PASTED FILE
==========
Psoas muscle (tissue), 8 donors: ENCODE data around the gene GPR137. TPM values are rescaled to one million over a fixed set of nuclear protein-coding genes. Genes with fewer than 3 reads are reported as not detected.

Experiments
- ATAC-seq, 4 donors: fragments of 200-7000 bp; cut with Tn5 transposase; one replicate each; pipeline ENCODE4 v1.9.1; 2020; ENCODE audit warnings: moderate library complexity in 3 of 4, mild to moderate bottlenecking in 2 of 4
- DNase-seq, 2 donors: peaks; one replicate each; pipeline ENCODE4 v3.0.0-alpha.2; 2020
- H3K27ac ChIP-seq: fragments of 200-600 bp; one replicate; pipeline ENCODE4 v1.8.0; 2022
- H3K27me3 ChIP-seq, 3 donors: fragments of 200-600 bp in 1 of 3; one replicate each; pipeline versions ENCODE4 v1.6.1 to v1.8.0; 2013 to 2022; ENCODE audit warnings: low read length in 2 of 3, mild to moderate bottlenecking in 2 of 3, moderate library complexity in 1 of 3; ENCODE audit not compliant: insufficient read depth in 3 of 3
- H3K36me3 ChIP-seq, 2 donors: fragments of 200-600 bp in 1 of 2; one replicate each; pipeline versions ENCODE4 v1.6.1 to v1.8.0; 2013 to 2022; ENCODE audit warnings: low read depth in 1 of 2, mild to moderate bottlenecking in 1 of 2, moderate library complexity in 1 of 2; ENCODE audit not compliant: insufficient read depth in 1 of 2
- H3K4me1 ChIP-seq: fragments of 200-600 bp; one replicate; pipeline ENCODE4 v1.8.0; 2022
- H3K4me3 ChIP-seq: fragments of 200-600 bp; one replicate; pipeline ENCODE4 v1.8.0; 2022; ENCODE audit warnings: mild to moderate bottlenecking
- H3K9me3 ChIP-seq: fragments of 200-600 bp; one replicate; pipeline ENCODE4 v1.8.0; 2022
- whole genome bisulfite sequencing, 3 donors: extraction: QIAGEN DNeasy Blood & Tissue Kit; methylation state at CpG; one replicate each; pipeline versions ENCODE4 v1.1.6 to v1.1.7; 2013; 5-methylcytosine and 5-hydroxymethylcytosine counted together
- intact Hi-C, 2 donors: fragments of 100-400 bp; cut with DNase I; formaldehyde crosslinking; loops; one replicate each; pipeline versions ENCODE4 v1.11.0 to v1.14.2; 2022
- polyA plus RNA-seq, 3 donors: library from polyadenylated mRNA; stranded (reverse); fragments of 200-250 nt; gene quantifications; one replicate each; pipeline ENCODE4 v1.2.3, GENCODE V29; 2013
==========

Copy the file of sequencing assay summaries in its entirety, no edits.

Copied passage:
Psoas muscle (tissue), 8 donors: ENCODE data around the gene GPR137. TPM values are rescaled to one million over a fixed set of nuclear protein-coding genes. Genes with fewer than 3 reads are reported as not detected.

Experiments
- ATAC-seq, 4 donors: fragments of 200-7000 bp; cut with Tn5 transposase; one replicate each; pipeline ENCODE4 v1.9.1; 2020; ENCODE audit warnings: moderate library complexity in 3 of 4, mild to moderate bottlenecking in 2 of 4
- DNase-seq, 2 donors: peaks; one replicate each; pipeline ENCODE4 v3.0.0-alpha.2; 2020
- H3K27ac ChIP-seq: fragments of 200-600 bp; one replicate; pipeline ENCODE4 v1.8.0; 2022
- H3K27me3 ChIP-seq, 3 donors: fragments of 200-600 bp in 1 of 3; one replicate each; pipeline versions ENCODE4 v1.6.1 to v1.8.0; 2013 to 2022; ENCODE audit warnings: low read length in 2 of 3, mild to moderate bottlenecking in 2 of 3, moderate library complexity in 1 of 3; ENCODE audit not compliant: insufficient read depth in 3 of 3
- H3K36me3 ChIP-seq, 2 donors: fragments of 200-600 bp in 1 of 2; one replicate each; pipeline versions ENCODE4 v1.6.1 to v1.8.0; 2013 to 2022; ENCODE audit warnings: low read depth in 1 of 2, mild to moderate bottlenecking in 1 of 2, moderate library complexity in 1 of 2; ENCODE audit not compliant: insufficient read depth in 1 of 2
- H3K4me1 ChIP-seq: fragments of 200-600 bp; one replicate; pipeline ENCODE4 v1.8.0; 2022
- H3K4me3 ChIP-seq: fragments of 200-600 bp; one replicate; pipeline ENCODE4 v1.8.0; 2022; ENCODE audit warnings: mild to moderate bottlenecking
- H3K9me3 ChIP-seq: fragments of 200-600 bp; one replicate; pipeline ENCODE4 v1.8.0; 2022
- whole genome bisulfite sequencing, 3 donors: extraction: QIAGEN DNeasy Blood & Tissue Kit; methylation state at CpG; one replicate each; pipeline versions ENCODE4 v1.1.6 to v1.1.7; 2013; 5-methylcytosine and 5-hydroxymethylcytosine counted together
- intact Hi-C, 2 donors: fragments of 100-400 bp; cut with DNase I; formaldehyde crosslinking; loops; one replicate each; pipeline versions ENCODE4 v1.11.0 to v1.14.2; 2022
- polyA plus RNA-seq, 3 donors: library from polyadenylated mRNA; stranded (reverse); fragments of 200-250 nt; gene quantifications; one replicate each; pipeline ENCODE4 v1.2.3, GENCODE V29; 2013